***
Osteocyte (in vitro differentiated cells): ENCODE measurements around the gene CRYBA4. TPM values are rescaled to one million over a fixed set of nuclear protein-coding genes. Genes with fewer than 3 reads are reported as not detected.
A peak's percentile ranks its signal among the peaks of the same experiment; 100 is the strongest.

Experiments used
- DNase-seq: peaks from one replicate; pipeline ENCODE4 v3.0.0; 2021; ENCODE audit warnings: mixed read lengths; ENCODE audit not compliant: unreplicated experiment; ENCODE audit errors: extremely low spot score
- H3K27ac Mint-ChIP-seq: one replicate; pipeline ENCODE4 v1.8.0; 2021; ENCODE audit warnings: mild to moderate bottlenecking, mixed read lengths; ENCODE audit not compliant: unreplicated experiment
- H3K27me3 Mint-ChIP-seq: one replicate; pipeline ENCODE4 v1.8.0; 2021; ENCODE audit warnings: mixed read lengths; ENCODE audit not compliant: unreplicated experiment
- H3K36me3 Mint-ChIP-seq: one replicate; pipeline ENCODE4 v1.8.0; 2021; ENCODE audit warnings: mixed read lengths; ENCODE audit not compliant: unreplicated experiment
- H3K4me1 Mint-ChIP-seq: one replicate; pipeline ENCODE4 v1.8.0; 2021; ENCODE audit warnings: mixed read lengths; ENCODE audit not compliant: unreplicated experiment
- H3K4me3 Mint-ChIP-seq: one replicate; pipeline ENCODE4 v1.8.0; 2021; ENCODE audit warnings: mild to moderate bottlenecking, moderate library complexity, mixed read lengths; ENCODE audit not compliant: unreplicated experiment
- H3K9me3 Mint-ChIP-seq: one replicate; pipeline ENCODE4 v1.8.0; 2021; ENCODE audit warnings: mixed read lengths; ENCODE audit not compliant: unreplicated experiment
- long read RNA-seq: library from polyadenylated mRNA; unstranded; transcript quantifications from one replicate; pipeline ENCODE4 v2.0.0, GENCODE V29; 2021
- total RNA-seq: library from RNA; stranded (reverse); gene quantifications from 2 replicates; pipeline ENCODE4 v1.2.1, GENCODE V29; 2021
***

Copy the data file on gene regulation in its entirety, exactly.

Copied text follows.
Osteocyte (in vitro differentiated cells): ENCODE measurements around the gene CRYBA4. TPM values are rescaled to one million over a fixed set of nuclear protein-coding genes. Genes with fewer than 3 reads are reported as not detected.
A peak's percentile ranks its signal among the peaks of the same experiment; 100 is the strongest.

Experiments used
- DNase-seq: peaks from one replicate; pipeline ENCODE4 v3.0.0; 2021; ENCODE audit warnings: mixed read lengths; ENCODE audit not compliant: unreplicated experiment; ENCODE audit errors: extremely low spot score
- H3K27ac Mint-ChIP-seq: one replicate; pipeline ENCODE4 v1.8.0; 2021; ENCODE audit warnings: mild to moderate bottlenecking, mixed read lengths; ENCODE audit not compliant: unreplicated experiment
- H3K27me3 Mint-ChIP-seq: one replicate; pipeline ENCODE4 v1.8.0; 2021; ENCODE audit warnings: mixed read lengths; ENCODE audit not compliant: unreplicated experiment
- H3K36me3 Mint-ChIP-seq: one replicate; pipeline ENCODE4 v1.8.0; 2021; ENCODE audit warnings: mixed read lengths; ENCODE audit not compliant: unreplicated experiment
- H3K4me1 Mint-ChIP-seq: one replicate; pipeline ENCODE4 v1.8.0; 2021; ENCODE audit warnings: mixed read lengths; ENCODE audit not compliant: unreplicated experiment
- H3K4me3 Mint-ChIP-seq: one replicate; pipeline ENCODE4 v1.8.0; 2021; ENCODE audit warnings: mild to moderate bottlenecking, moderate library complexity, mixed read lengths; ENCODE audit not compliant: unreplicated experiment
- H3K9me3 Mint-ChIP-seq: one replicate; pipeline ENCODE4 v1.8.0; 2021; ENCODE audit warnings: mixed read lengths; ENCODE audit not compliant: unreplicated experiment
- long read RNA-seq: library from polyadenylated mRNA; unstranded; transcript quantifications from one replicate; pipeline ENCODE4 v2.0.0, GENCODE V29; 2021
- total RNA-seq: library from RNA; stranded (reverse); gene quantifications from 2 replicates; pipeline ENCODE4 v1.2.1, GENCODE V29; 2021